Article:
Scottish Conservative MSPs Murdo Fraser and Liz Smith have expressed concerns over the number of dog control notices handed out in Fife – 264 in five years - stating “it is a matter that needs to be addressed.”
The politicians, who both represent the Mid Scotland and Fife region, said they found the statistics – which were released by the Scottish Government following a parliamentary question at Holyrood recently – “very alarming,” with a total of 264 notices dished out in Fife between the 2013/14 financial year and the 2017/18 financial year.
Fife had the unenviable accolade of having the most dog control notices issued in Scotland, with the number rising from 48 in 2013/14 to 59 in 2017/18.
The alarming figures come on the back of Dr Alasdair Corfield from the Royal College of Emergency Medicine, telling MSPs earlier this year that dog attacks on young children happen thousands of times a year in Scotland.
Dog Control Notices are issued when a person is required to keep their dog under control. The use of the notices forms part of the Control of Dogs (Scotland) Act 2010. The Control of Dogs (Scotland) Act 2010 is designed to focus on the problem, rather than the breed. Local authorities are given power to take action against dogs deemed ‘out-of-control’ and impose requirements on the owner to improve the dog’s behaviour.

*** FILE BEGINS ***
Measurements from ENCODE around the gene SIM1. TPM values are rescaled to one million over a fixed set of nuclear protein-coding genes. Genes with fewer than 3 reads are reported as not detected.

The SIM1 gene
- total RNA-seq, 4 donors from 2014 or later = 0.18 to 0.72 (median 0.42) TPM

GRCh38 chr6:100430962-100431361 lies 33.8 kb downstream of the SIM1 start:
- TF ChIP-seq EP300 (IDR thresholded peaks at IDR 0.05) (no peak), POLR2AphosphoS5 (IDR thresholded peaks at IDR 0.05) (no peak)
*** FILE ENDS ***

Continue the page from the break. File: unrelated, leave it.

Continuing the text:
The dog notices can include measures such as keeping a dog on a lead, muzzling it and attending behavioural training courses. Failure to follow these steps amounts to a criminal offence which may lead to a fine of up to £1,000. Alternatively, the dog owner may be disqualified from owning or keeping a dog for specific period of time.
Commenting on the figures released by the Scottish Government, Mr Fraser said: “These figures on the number of dog control notices being issued are very alarming and indicate there have been a lot of instances of this kind of action being taken in Fife.
“The scale of dog attacks was revealed at a committee at the Parliament earlier this year. Members of the post-legislative scrutiny committee heard parents of children either killed or disfigured by out-of-control dogs provide details of these horrific attacks when dog owners acted irresponsibly.
“There is also a problem with dog attacks on livestock – a matter that the National Farmers’ Union (NFU) raise with us regularly. Sheep have been left injured, permanently disfigured and in some cases killed in recent attacks.
“Irresponsible dog owners must face up to reality and take action to control their dogs.”
Liz Smith added: “These figures produced by the Scottish Government show that this is an issue in Fife that needs addressed. To have 264 dog control notices issued in the space of five years is a shocking statistic.
“The Control of Dogs (Scotland) Act 2010 was introduced to control dangerous dogs but perhaps it is time we looked at tougher criminal sentences for owners following dog attacks and for bringing in control orders to cover the whole of Scotland so that owners who move can still be monitored.”